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How Does the Body Produce Vitamin D from Sunlight?

by | Aug 15, 2022 | Issue 153, Issues | 0 comments

We all know that getting enough vitamin D is an essential part of a healthy lifestyle. But have you ever wondered how our body creates vitamin D? Where Does the...
We all know that getting enough vitamin D is an essential part of a healthy lifestyle. But have you ever wondered how our body creates vitamin D?

Where Does the Vitamin D Production Process Start?

Vitamin D production starts with Ultraviolet Ray B (UVB) exposure. The UVB rays stimulate the skin cells to produce a substance called 7-dehydrocholesterol (7-DHC), which then reacts with an enzyme called cholesterol side-chain cleavage enzyme (CSC) in order to produce cholecalciferol (vitamin D3). This process is known as vitamin D synthesis. The liver or kidneys must metabolize vitamin D3 synthesized by the body in order to be utilized. 

Vitamin D2 (ergocalciferol) is another form of vitamin D found in some foods and supplements. Both vitamin D3 and vitamin D2 are converted into calcidiol (25-hydroxyvitamin D) in the body. It is then further converted into a hormonally-active form called calcitriol (1,25-dihydroxycholecalciferol).

While the sun is the best way to get your vitamin D, other factors, such as your skin color, the amount of sunscreen that you use, the time of day you go out, the time of the year, or the amount of sunlight in your part of the world, can all affect your body’s vitamin D production.

Vitamin D Production for Darker Skin

The body’s largest tissue, the skin, is vital for vitamin D production. Skin color is determined by melanin, a pigment found in skin cells called melanocytes. Melanin protects the skin from ultraviolet light and assists the production of vitamin D.

People with darker skin have a more challenging time producing vitamin D. The sun’s rays do not penetrate the skin as deeply, so vitamin D production is not as efficient. The more melanin your skin has, the more difficult it is to produce vitamin D because melanin blocks UV rays from the sun from reaching your skin.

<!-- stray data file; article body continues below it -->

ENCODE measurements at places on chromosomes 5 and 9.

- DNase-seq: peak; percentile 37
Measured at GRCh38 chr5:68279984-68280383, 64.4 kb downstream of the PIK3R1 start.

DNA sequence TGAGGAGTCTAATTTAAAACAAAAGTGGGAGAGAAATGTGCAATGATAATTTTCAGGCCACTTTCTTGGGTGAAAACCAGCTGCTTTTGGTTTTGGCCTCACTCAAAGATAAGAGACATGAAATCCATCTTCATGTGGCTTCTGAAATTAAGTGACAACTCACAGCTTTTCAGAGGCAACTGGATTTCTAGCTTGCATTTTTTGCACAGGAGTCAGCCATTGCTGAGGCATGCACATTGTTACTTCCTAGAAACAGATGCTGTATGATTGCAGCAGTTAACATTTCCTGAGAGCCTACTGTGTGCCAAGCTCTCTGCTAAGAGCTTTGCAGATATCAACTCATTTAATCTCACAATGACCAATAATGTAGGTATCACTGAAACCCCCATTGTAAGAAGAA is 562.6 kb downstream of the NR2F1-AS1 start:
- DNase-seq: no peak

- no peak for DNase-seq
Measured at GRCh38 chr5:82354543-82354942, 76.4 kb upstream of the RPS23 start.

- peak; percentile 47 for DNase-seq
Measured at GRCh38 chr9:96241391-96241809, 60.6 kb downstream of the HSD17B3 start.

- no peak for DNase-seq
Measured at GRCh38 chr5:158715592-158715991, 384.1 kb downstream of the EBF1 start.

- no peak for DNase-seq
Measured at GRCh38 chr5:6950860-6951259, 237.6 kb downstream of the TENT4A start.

A study has shown that people with darker skin need more exposure to sunshine for vitamin D production, especially at higher latitudes. Therefore, the farther away from the equator, the less likely you are to produce vitamin D because of the lack of sun exposure.

Does Sunscreen Block Vitamin D Production?

UVB absorption in the skin is fundamental in building Vitamin D in the body. However, UVB can also cause skin issues such as sunburn, skin cancer and eye damage. To mitigate UVB damage, most people use sunscreen lotions. So you might wonder, does using sunscreen reduce the body’s ability to produce vitamin D?

Studies have shown that this is not the case. Research provided little evidence to show that sunscreen affects concentrations of vitamin D. 

While spending time in the sun is the best way to produce vitamin D, sunscreen is essential to protect your skin from the harmful effects of too much UVB exposure. 

Why Your Body Needs Vitamin D

Vitamin D is essential for bone health and helps the body absorb calcium and phosphorus, two vital minerals for strong bones and teeth. It also boosts your immune system and helps regulate cell growth. A lack of vitamin D can lead to rickets, osteoporosis, cancer and other health issues. The sun is the best source of vitamin D, but you can also get it from certain foods such as fatty fish, red meat, liver, eggs and fortified milk. 

Getting enough vitamin D is essential for everyone, but it becomes vital for people who don’t get much sun exposure. Consider 10–30 minutes of midday sunshine several times per week to maintain healthy vitamin D levels. 

A Parting Reminder

If you have darker skin, you may require a little extra than 30 minutes of sunshine per day. The amount of sun exposure should be determined by how sensitive your skin is to UV radiation and your location in the world. If the part of the world where you live does not have enough sunlight, you might consider supplements to meet your needs. Check with your doctor and get a regular blood panel done to see if your vitamin D levels are sufficient.

Peter C
Peter C